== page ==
MATTOON — Brenda Lawyer Burwell married her husband, Harold, after he completed his service in the U.S. Army from 1964 to 1967, so she had never seen him give a salute before.

Mrs. Burwell said she was surprised by the range of emotions she experienced while watching him participate in a public wreath laying ceremony Nov. 16 at the Tomb of the Unknowns at Arlington National Cemetery.

When she saw her husband salute, Mrs. Burwell said it “really hit home” that he had enlisted to serve his country and potentially be deployed into harm’s way.

“I am very proud of Harold,” Mrs. Burwell said.

The Mattoon couple had the opportunity to visit the national cemetery in Arlington, Va. while touring the Washington D.C. area during a trip for approximately 40 people organized by Happy Trails travel of Fisher.

Mrs. Burwell said Happy Trails owners Dave and Chris Cenders submitted a request several months in advance to place a wreath at the Tomb of the Unknowns, and the Oconee American Legion from southwest Shelby Count sponsored the wreath.

Burwell joined three veterans from the Oconee post in taking part in the ceremony under the direction of soldiers from the 3rd U.S. Infantry Regiment, known as The Old Guard. The 3rd Infantry maintain a 24-hour vigil at the Tomb of the Unknowns. Harold said he appreciated their step-by-step instructions.

“I was a little more nervous than I have been in a long time,” Burwell said of taking part in the ceremony.

“I thought it was quite an honor to do it.”

Their visit to Arlington also took the couple past the thousands of white stones that mark the graves of American service members, the graves of President John F. Kennedy and his brothers Robert and Ted, and the Arlington House.

This mansion was built by President George Washington’s adopted grandson and later became the home of the builder’s daughter and his son-in-law, future Confederate Gen. Robert E. Lee. The property was confiscated by the Union during the Civil War and then turned into a national cemetery.

Other destinations on the tour included President Washington’s home at Mount Vernon, Va.; the Civil War battlefield at Gettysburg, Pa.; and the U.S. Capitol, Smithsonian Institution museums, Ford’s Theatre, and several monuments in Washington.

Burwell said he and his wife had long wanted to visit the Washington area and they were able to fulfill this goal during their retirement. Mrs. Burwell added that she was drawn to the history of this region.

“I think everyone should go and see what this country is based on and the history we have. We don’t realize what a blessing we have living in this country,” Mrs. Burwell said.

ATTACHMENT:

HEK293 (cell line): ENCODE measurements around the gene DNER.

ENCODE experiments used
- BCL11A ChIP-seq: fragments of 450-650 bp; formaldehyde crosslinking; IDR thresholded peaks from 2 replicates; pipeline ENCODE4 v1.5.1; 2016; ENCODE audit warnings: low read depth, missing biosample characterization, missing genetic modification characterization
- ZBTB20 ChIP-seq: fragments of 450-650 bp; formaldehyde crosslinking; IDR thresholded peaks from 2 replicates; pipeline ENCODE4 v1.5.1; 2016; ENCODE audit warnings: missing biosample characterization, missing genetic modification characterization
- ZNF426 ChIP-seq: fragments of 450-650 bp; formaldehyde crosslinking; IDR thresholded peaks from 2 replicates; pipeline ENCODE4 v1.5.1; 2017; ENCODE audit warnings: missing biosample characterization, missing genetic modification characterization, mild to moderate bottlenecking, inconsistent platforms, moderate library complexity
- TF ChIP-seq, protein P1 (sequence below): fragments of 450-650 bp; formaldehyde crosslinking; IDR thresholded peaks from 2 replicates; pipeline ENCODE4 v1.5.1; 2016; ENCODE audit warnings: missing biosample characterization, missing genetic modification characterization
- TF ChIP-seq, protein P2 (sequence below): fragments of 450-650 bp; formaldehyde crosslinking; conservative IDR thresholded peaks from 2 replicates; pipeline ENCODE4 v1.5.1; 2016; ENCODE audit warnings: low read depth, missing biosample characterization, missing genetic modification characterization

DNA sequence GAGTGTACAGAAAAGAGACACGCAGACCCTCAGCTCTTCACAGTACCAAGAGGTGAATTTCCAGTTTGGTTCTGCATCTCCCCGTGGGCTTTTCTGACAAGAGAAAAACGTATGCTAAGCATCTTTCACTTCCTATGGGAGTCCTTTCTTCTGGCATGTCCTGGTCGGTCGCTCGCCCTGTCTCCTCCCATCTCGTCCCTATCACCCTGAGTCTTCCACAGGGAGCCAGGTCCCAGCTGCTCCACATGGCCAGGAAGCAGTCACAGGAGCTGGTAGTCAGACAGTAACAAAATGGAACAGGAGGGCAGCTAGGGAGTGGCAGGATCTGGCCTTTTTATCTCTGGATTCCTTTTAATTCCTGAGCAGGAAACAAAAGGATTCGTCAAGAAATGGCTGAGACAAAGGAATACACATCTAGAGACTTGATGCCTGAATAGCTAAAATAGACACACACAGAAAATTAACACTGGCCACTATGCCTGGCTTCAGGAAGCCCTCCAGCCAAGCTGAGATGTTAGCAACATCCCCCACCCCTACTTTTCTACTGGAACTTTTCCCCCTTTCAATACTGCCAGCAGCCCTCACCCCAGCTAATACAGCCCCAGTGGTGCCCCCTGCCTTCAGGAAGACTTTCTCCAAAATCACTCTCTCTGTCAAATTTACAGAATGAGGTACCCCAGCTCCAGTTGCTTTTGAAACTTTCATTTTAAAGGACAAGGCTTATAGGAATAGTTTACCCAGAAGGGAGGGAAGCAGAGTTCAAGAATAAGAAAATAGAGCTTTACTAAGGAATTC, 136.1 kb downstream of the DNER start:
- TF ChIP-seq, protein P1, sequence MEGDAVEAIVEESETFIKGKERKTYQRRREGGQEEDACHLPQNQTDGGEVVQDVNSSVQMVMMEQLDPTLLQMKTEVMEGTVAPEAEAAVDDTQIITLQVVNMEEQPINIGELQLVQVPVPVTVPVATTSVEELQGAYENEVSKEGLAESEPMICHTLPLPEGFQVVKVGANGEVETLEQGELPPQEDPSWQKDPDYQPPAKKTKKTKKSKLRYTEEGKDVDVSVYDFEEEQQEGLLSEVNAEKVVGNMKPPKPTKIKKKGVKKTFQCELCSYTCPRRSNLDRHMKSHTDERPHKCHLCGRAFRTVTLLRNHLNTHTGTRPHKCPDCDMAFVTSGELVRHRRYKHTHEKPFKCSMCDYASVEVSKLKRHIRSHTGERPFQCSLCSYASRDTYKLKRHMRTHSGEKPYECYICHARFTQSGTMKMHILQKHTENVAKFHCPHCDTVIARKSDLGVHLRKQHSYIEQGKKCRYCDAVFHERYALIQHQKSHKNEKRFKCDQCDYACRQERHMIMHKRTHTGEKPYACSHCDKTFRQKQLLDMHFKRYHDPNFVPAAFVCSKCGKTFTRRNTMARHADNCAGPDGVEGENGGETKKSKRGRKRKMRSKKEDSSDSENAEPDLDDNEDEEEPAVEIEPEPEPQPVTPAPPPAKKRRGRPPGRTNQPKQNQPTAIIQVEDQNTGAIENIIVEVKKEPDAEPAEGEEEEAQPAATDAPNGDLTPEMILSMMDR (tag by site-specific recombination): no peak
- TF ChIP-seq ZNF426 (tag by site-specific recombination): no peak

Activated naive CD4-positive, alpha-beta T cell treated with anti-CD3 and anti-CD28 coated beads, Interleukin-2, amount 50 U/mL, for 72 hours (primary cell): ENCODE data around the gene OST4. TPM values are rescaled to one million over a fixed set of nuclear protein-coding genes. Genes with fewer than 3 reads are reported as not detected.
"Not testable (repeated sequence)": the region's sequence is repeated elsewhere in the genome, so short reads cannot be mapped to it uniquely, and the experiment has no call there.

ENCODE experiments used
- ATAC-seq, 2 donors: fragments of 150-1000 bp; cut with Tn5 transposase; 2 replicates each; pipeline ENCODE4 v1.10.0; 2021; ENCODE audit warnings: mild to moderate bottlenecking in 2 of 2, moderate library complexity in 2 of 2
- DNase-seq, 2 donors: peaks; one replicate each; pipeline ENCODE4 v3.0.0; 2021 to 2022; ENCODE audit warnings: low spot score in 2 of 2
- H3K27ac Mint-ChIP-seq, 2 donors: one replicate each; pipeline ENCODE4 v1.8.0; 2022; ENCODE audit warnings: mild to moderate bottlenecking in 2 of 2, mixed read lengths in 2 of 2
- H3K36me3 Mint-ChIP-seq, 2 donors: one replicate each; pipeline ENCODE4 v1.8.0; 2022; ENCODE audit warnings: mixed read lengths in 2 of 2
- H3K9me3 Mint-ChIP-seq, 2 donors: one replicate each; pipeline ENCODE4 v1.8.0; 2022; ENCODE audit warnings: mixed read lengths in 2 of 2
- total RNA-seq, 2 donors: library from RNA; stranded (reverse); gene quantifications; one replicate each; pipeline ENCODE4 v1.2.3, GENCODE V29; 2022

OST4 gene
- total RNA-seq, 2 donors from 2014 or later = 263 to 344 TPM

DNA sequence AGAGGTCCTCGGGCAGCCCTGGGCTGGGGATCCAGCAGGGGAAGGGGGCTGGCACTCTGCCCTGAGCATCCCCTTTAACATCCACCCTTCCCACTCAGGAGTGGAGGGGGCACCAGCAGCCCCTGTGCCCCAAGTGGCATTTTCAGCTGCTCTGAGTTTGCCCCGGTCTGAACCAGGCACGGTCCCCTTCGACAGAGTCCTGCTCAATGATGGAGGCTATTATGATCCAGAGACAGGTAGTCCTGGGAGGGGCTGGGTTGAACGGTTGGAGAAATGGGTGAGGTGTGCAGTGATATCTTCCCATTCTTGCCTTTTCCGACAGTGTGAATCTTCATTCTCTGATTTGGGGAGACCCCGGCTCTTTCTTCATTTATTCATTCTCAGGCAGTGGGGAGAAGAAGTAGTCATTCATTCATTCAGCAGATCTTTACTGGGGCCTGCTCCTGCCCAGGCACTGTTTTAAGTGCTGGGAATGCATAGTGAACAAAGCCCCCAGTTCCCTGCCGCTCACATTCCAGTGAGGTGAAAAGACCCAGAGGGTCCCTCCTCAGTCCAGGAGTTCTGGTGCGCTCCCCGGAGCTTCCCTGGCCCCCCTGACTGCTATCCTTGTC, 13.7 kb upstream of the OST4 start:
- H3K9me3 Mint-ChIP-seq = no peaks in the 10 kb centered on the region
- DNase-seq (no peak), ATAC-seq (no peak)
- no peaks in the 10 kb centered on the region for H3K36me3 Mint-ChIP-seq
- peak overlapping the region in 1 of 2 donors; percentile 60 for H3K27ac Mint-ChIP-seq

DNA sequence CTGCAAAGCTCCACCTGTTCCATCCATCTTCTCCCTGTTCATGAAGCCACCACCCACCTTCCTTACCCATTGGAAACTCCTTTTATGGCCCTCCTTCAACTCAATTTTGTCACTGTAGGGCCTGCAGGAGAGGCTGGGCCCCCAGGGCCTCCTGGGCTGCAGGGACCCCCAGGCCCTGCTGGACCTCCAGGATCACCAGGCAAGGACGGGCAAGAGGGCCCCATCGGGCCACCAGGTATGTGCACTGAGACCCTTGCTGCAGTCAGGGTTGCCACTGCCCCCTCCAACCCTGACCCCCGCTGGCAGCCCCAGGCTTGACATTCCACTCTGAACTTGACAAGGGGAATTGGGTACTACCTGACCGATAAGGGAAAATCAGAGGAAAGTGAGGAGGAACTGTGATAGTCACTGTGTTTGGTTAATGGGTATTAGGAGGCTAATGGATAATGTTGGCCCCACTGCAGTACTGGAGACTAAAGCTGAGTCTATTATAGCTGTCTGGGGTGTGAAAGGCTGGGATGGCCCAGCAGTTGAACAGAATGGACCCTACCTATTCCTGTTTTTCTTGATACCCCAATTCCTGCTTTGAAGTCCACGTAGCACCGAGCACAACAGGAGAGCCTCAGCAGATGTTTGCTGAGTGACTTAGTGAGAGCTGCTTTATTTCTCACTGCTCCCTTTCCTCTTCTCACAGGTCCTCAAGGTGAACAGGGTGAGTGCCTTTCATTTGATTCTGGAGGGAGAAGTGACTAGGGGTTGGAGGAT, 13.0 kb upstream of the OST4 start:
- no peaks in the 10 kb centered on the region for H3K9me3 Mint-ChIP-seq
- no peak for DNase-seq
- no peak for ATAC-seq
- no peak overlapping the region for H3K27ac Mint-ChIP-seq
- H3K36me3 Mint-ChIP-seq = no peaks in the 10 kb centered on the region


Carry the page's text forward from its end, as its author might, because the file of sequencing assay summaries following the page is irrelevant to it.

In Washington, the couple visited the national World War II, Korean War, and Vietnam War memorials. Although Burwell had seen a traveling scale replica of the Vietnam Veterans Memorial before, he said he was still amazed by the size of the actual memorial and the number of names listed on it. The memorial’s reflective stone surface bears the names of the more than 58,000 American service members who were killed in Vietnam or who are missing in action.

The Mattoon couple watched as visitors left flowers and notes at the Vietnam Veterans Memorial. Mrs. Burwell said a man in their tour group openly wept in the presence of the wall.

“The Vietnam Veterans Memorial wall is very moving,” Mrs. Burwell said.

Upon graduating from Mattoon High School, Burwell enlisted in the Army and was then stationed at Fort Carson, Colo. Burwell said the two units that he briefly served with at Fort Carson were sent to Vietnam after he had been transferred to Germany, where he we was stationed for most of his enlistment.

Burwell said he was trained by the Army to serve as a utility pole lineman but he did not get to put this skill to work until he took a job with the Illinois Consolidated Telephone Co. after completing his service.

In 2001, Burwell retired as an installer after working 34 years for Consolidated. Mrs. Burwell retired in 2007 as a paraprofessional at Williams Elementary School after working 18 years for the Mattoon school district.

Mrs. Burwell said she told her husband that she “really wanted to do some travelling” together after they both retired. Their journeys so far have taken them to Alaska, Niagara Falls, Puerto Rico and several other locations with bank-affiliated travel groups and with Happy Trails.

Burwell said they particularly enjoy travelling with Happy Trails because owners Dave and Chris Cenders set aside time for side trips and other personal attention for their clients. Mrs. Burwell said the couple is very knowledgeable about the Washington area and worked hard to make the wreath laying ceremony possible.

“They are just wonderful people to travel with,” Mrs. Burwell said.

Contact Stroud at or 217-238-6861.

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